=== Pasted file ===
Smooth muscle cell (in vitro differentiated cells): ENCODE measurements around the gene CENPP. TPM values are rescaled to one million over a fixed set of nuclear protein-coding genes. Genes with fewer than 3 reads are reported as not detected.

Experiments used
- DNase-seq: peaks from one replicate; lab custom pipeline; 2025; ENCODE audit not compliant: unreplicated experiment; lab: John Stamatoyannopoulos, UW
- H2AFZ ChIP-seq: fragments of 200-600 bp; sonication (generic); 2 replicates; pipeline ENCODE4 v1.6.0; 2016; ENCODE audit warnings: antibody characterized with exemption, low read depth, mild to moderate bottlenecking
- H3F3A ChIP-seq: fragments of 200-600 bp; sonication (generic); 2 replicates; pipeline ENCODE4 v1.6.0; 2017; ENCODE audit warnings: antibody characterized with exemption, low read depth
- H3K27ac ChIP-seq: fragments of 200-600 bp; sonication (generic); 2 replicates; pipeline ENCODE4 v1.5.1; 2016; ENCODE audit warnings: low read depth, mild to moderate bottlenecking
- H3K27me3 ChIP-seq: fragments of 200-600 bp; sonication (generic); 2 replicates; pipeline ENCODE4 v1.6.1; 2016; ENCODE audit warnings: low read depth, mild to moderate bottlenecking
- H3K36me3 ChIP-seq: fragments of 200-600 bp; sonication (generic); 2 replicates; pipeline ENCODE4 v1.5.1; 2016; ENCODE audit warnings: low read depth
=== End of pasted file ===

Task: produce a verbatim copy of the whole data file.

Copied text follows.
Smooth muscle cell (in vitro differentiated cells): ENCODE measurements around the gene CENPP. TPM values are rescaled to one million over a fixed set of nuclear protein-coding genes. Genes with fewer than 3 reads are reported as not detected.

Experiments used
- DNase-seq: peaks from one replicate; lab custom pipeline; 2025; ENCODE audit not compliant: unreplicated experiment; lab: John Stamatoyannopoulos, UW
- H2AFZ ChIP-seq: fragments of 200-600 bp; sonication (generic); 2 replicates; pipeline ENCODE4 v1.6.0; 2016; ENCODE audit warnings: antibody characterized with exemption, low read depth, mild to moderate bottlenecking
- H3F3A ChIP-seq: fragments of 200-600 bp; sonication (generic); 2 replicates; pipeline ENCODE4 v1.6.0; 2017; ENCODE audit warnings: antibody characterized with exemption, low read depth
- H3K27ac ChIP-seq: fragments of 200-600 bp; sonication (generic); 2 replicates; pipeline ENCODE4 v1.5.1; 2016; ENCODE audit warnings: low read depth, mild to moderate bottlenecking
- H3K27me3 ChIP-seq: fragments of 200-600 bp; sonication (generic); 2 replicates; pipeline ENCODE4 v1.6.1; 2016; ENCODE audit warnings: low read depth, mild to moderate bottlenecking
- H3K36me3 ChIP-seq: fragments of 200-600 bp; sonication (generic); 2 replicates; pipeline ENCODE4 v1.5.1; 2016; ENCODE audit warnings: low read depth